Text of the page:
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Inquest judge denies claim filed against a decedent’s spouse where there was no evidence that she had been appointed personal representative.  Rotwein v. Murray, 950 N.Y.S.2d 610 (N.Y. Dist. Ct. 2012) 


In Rotwein v. Murray, the District Court reviewed a case related to claim filed against an estate of a decedent for the payment of medical bills. Under EPTL, creditors have the right to file claims against the personal representative of an estate to seek payment of debt. EPTL § 11–3.1 

The decedent was a patient of the plaintiff who was a podiatrist. The decedent left an outstanding debt to the plaintiff of $12, 470.45. The plaintiff unsuccessfully demanded payment form the decedent’s widow. He then filed a claim against the decedent’s widow in her capacity as executor of the decedent’s estate. In the that lawsuit, the claim was for a lesser amount- $5,000. Although the defendant did not respond to the plaintiff’s attempt at service, the court determined that she had sufficient notice of the proceeding. However, because the defendant failed to appear, the court determined that an inquest was the appropriate way to proceed. An inquest is a hearing for the purpose of determining the amount of damages due on a claim. 

The court examined two issues. First, whether the decedent owed the plaintiff a debt of $5,000. Second, whether the defendant was liable for the debt. 

The question of whether the decedent was owed $5,000 was clear. The decedent owed the decedent at least $5,000. Whether the decedent was liable for the debt turned on whether the defendant was the decedent’s personal representative.  

Under EPTL § 11–3.1, when it comes to a claim owed by a decedent, the personal representative is the proper person to sue. The term personal representative is refers to the executor or administrator of an estate. One of the duties and responsibilities of the personal representative (also referred to as the executor or administration.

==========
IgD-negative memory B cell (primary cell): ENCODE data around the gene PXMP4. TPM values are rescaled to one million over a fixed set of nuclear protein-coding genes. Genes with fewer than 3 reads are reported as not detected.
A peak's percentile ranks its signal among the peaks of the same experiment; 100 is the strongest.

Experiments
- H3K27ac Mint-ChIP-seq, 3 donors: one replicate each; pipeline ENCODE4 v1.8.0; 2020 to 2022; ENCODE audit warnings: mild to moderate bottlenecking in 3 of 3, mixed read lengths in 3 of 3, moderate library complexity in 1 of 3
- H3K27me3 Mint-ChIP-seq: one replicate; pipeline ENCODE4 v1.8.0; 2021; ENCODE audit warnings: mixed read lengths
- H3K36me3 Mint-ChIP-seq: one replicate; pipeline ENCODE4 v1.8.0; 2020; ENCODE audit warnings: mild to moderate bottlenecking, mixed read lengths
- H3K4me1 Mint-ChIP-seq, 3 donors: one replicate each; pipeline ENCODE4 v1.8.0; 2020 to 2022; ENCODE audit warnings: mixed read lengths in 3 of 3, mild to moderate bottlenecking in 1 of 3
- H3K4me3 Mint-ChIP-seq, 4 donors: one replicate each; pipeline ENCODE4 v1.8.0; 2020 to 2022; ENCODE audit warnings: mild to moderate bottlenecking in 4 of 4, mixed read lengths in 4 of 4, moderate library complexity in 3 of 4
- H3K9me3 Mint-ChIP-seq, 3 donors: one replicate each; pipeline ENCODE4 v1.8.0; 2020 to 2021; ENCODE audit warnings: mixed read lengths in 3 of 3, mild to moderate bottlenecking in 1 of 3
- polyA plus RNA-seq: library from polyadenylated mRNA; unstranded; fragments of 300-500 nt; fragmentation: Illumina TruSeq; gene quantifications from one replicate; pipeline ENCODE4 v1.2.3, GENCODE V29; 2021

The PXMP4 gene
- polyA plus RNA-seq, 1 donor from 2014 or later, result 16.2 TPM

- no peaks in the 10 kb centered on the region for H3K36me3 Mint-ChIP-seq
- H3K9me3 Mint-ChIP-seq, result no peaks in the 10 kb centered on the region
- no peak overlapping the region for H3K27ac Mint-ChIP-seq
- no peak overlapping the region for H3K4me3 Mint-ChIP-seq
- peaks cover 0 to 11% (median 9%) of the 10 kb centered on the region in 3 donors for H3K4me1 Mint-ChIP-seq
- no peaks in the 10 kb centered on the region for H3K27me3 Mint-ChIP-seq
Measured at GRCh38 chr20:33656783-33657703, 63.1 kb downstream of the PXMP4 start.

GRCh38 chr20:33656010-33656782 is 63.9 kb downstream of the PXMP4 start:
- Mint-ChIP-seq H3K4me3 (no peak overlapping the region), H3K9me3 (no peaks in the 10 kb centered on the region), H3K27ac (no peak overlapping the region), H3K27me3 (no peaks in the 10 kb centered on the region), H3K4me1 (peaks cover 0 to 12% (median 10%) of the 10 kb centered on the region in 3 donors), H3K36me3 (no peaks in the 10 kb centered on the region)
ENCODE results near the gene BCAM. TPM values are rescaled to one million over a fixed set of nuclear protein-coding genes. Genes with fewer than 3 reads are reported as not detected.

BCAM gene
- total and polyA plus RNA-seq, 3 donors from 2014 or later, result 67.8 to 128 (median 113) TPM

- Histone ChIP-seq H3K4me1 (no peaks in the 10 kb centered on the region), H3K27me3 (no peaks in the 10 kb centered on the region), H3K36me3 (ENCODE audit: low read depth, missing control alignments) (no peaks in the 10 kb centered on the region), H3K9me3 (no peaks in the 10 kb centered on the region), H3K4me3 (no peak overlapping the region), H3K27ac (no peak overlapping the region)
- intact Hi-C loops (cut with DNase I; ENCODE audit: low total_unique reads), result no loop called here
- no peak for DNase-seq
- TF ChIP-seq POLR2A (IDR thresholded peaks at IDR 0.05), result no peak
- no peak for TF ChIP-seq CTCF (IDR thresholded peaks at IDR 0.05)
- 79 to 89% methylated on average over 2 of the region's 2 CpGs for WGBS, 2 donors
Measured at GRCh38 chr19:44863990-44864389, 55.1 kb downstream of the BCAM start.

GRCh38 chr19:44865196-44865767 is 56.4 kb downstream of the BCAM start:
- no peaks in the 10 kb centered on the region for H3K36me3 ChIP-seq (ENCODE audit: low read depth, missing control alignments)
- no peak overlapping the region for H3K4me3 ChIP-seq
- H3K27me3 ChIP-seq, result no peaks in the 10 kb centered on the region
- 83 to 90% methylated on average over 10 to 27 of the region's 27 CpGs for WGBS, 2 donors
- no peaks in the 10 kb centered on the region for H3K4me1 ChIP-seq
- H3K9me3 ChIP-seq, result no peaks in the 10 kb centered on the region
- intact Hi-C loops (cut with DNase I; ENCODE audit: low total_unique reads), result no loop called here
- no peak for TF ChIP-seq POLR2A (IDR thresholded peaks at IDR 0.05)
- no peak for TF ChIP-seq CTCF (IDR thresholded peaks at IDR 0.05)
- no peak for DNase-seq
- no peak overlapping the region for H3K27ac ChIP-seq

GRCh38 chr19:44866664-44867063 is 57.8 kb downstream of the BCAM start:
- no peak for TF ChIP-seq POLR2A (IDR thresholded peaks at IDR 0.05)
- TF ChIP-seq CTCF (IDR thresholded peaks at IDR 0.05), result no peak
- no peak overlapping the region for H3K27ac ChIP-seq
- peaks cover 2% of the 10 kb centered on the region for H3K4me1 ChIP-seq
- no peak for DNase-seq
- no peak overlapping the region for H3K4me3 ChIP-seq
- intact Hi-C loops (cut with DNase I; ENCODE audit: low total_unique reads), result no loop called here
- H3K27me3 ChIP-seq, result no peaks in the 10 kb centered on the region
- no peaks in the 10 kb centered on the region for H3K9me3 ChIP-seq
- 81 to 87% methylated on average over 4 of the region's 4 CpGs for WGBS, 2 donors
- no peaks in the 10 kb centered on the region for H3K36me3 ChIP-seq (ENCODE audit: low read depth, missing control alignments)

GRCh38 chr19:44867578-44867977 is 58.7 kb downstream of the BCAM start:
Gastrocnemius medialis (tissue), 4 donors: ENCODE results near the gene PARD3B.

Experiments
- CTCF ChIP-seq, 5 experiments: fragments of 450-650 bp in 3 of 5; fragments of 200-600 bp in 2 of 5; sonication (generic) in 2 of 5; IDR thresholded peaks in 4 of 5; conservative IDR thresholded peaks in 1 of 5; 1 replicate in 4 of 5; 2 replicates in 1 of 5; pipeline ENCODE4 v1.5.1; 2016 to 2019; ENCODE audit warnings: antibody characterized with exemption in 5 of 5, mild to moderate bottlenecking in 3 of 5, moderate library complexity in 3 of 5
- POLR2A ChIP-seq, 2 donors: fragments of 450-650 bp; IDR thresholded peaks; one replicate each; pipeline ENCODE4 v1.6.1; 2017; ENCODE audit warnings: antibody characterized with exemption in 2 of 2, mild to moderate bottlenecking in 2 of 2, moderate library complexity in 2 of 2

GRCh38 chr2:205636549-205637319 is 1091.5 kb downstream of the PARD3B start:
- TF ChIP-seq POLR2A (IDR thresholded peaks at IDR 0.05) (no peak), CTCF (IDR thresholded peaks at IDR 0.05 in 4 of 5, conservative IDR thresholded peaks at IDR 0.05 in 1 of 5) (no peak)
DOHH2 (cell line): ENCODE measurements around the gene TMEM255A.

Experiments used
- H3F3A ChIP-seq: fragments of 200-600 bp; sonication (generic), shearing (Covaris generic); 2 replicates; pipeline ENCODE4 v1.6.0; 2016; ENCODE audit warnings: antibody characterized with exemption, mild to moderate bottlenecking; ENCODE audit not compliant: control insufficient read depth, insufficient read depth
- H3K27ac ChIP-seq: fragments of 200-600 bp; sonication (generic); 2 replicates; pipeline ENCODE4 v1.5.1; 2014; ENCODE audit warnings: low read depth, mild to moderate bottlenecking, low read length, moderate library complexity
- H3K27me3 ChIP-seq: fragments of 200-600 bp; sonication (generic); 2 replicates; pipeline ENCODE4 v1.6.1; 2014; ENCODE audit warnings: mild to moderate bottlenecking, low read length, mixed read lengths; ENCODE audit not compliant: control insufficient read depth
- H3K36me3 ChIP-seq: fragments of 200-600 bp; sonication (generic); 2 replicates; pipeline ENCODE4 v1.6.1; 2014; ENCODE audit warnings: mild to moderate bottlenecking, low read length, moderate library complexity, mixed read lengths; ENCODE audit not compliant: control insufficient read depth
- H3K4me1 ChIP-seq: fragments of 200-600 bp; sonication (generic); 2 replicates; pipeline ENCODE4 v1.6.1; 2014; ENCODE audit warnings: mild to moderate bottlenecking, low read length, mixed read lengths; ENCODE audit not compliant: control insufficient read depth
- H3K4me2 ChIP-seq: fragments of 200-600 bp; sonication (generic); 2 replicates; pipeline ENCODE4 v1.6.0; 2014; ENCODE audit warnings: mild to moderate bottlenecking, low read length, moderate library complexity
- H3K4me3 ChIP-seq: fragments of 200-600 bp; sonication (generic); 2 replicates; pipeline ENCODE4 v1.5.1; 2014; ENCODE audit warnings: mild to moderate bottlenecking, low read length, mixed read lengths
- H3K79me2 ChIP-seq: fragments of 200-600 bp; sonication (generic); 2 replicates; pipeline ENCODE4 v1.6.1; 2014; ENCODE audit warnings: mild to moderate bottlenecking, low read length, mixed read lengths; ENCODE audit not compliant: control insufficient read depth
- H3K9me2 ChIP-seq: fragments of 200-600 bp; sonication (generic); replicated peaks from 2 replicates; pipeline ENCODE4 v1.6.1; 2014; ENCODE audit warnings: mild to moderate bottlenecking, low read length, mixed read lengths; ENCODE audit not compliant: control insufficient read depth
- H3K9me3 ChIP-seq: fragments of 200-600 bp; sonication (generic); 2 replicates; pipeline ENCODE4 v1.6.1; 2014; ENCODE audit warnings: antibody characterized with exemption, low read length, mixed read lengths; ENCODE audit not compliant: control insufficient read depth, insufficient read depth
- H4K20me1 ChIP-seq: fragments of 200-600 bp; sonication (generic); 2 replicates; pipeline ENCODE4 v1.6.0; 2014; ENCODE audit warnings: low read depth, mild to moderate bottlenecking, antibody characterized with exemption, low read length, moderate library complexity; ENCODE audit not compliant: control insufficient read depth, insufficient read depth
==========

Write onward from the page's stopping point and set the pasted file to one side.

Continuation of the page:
New York law defines a personal presentative as the “person who has received letters to administer the estate of” the decedent. EPTL 1–2.13. This has been interpreted to include temporary administrators and preliminary administrators. 

However, even if a decedent nominates a person to serve as their personal representative and even if a person is legally eligible to serve as personal representative, there is a process to becoming a duly appointed personal representative. The first step is that the person must file a petition requesting that the Surrogate’s Court appointment and issues them letters of administration or letters testamentary. The court will then review the petition and make a decision. 

Interested parties such as beneficiaries and heirs have the right to object to a petition. If the objective is valid, the court will deny the petition. There are many reasons for denying a petition for appointment such as the petitioner being under 18 years of age, being a convicted felon, or being incompetent. N.Y. Surr. Ct. Proc. Act § 707. 

In Rotwein, the plaintiff did not produce evidence that the defendant had been appointed personal representative or that she event submitted a petition for appointment. The court also points out that there are option for a claimant in situations where there is a delay in opening a probate case or appointing a personal representative. By dismissing the plaintiff’s case without prejudice, the court allows the plaintiff to reevaluate his strategy for pursuing a claim against the decedent’s estate. 

While generally the surviving spouse of a decedent serves as personal representative, it is not always the case. If the decedent was intestate—meaning that they did not leave a will, then the surviving spouse would have first priority in being appointed personal representative. However, the surviving spouse could decline. This would allow others such as the decedent’s children, siblings, or parents to have the right to petition the court for appointment.  

Once someone is appointed, they must follow New York’s rules related to addressing claims against the estate. The personal representative must give notice of the claims period and must pay timely filed, valid claims to the extent there are assets in the estate to do so. 

If you have a claim against the estate of a decedent, our experienced New York probate attorneys can help ensure that your claim is timely filed so that you can receive the money that is owed to you. 



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